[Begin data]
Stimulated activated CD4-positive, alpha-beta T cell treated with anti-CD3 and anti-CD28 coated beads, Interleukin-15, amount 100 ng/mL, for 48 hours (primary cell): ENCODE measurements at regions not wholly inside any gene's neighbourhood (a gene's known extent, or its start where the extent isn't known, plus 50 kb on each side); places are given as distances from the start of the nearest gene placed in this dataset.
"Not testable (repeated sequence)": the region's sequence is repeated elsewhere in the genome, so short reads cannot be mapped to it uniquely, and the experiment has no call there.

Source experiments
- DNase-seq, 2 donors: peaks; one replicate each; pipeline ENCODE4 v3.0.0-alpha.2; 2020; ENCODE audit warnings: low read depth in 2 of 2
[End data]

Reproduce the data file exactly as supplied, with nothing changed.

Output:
Stimulated activated CD4-positive, alpha-beta T cell treated with anti-CD3 and anti-CD28 coated beads, Interleukin-15, amount 100 ng/mL, for 48 hours (primary cell): ENCODE measurements at regions not wholly inside any gene's neighbourhood (a gene's known extent, or its start where the extent isn't known, plus 50 kb on each side); places are given as distances from the start of the nearest gene placed in this dataset.
"Not testable (repeated sequence)": the region's sequence is repeated elsewhere in the genome, so short reads cannot be mapped to it uniquely, and the experiment has no call there.

Source experiments
- DNase-seq, 2 donors: peaks; one replicate each; pipeline ENCODE4 v3.0.0-alpha.2; 2020; ENCODE audit warnings: low read depth in 2 of 2